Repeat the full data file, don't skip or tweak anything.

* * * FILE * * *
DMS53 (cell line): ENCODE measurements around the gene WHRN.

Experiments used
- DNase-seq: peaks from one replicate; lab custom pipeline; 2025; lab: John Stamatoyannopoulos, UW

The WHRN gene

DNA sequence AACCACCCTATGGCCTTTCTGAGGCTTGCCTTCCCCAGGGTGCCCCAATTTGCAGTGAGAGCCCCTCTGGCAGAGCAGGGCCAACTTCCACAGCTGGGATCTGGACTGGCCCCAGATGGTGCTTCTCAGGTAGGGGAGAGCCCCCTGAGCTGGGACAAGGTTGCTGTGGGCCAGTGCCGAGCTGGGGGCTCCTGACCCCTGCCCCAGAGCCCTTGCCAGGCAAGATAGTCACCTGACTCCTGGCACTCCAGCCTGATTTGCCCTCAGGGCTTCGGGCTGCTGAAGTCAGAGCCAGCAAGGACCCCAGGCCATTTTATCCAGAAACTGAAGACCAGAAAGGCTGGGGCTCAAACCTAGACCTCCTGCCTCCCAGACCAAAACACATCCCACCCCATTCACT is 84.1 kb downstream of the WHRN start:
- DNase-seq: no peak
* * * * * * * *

DMS53 (cell line): ENCODE measurements around the gene WHRN.

Experiments used
- DNase-seq: peaks from one replicate; lab custom pipeline; 2025; lab: John Stamatoyannopoulos, UW

The WHRN gene

DNA sequence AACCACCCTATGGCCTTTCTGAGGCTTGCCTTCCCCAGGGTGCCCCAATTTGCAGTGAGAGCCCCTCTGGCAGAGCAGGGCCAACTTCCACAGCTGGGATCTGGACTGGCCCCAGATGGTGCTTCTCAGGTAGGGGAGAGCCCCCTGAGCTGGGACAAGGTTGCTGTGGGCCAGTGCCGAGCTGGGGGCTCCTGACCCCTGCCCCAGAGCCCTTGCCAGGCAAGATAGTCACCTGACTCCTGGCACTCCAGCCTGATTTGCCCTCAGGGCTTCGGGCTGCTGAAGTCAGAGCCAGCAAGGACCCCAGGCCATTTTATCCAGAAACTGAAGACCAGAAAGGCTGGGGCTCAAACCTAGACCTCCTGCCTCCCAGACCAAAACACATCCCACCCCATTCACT is 84.1 kb downstream of the WHRN start:
- DNase-seq: no peak